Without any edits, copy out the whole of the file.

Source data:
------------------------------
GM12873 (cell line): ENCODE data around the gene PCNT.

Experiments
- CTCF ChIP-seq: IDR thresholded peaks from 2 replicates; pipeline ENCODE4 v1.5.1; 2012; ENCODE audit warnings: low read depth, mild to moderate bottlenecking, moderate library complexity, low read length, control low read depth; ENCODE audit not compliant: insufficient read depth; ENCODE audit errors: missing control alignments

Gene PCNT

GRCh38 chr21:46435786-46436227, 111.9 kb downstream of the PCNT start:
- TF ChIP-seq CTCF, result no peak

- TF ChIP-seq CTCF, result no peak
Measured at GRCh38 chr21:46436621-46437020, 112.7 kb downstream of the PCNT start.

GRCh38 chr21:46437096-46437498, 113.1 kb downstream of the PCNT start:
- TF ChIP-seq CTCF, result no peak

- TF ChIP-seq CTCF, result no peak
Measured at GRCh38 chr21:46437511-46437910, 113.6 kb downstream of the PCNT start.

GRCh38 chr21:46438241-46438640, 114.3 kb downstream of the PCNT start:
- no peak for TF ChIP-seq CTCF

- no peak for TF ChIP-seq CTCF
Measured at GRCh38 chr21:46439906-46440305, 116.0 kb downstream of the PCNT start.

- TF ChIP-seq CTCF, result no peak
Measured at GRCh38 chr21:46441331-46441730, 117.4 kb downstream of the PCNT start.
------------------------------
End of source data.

GM12873 (cell line): ENCODE data around the gene PCNT.

Experiments
- CTCF ChIP-seq: IDR thresholded peaks from 2 replicates; pipeline ENCODE4 v1.5.1; 2012; ENCODE audit warnings: low read depth, mild to moderate bottlenecking, moderate library complexity, low read length, control low read depth; ENCODE audit not compliant: insufficient read depth; ENCODE audit errors: missing control alignments

Gene PCNT

GRCh38 chr21:46435786-46436227, 111.9 kb downstream of the PCNT start:
- TF ChIP-seq CTCF, result no peak

- TF ChIP-seq CTCF, result no peak
Measured at GRCh38 chr21:46436621-46437020, 112.7 kb downstream of the PCNT start.

GRCh38 chr21:46437096-46437498, 113.1 kb downstream of the PCNT start:
- TF ChIP-seq CTCF, result no peak

- TF ChIP-seq CTCF, result no peak
Measured at GRCh38 chr21:46437511-46437910, 113.6 kb downstream of the PCNT start.

GRCh38 chr21:46438241-46438640, 114.3 kb downstream of the PCNT start:
- no peak for TF ChIP-seq CTCF

- no peak for TF ChIP-seq CTCF
Measured at GRCh38 chr21:46439906-46440305, 116.0 kb downstream of the PCNT start.

- TF ChIP-seq CTCF, result no peak
Measured at GRCh38 chr21:46441331-46441730, 117.4 kb downstream of the PCNT start.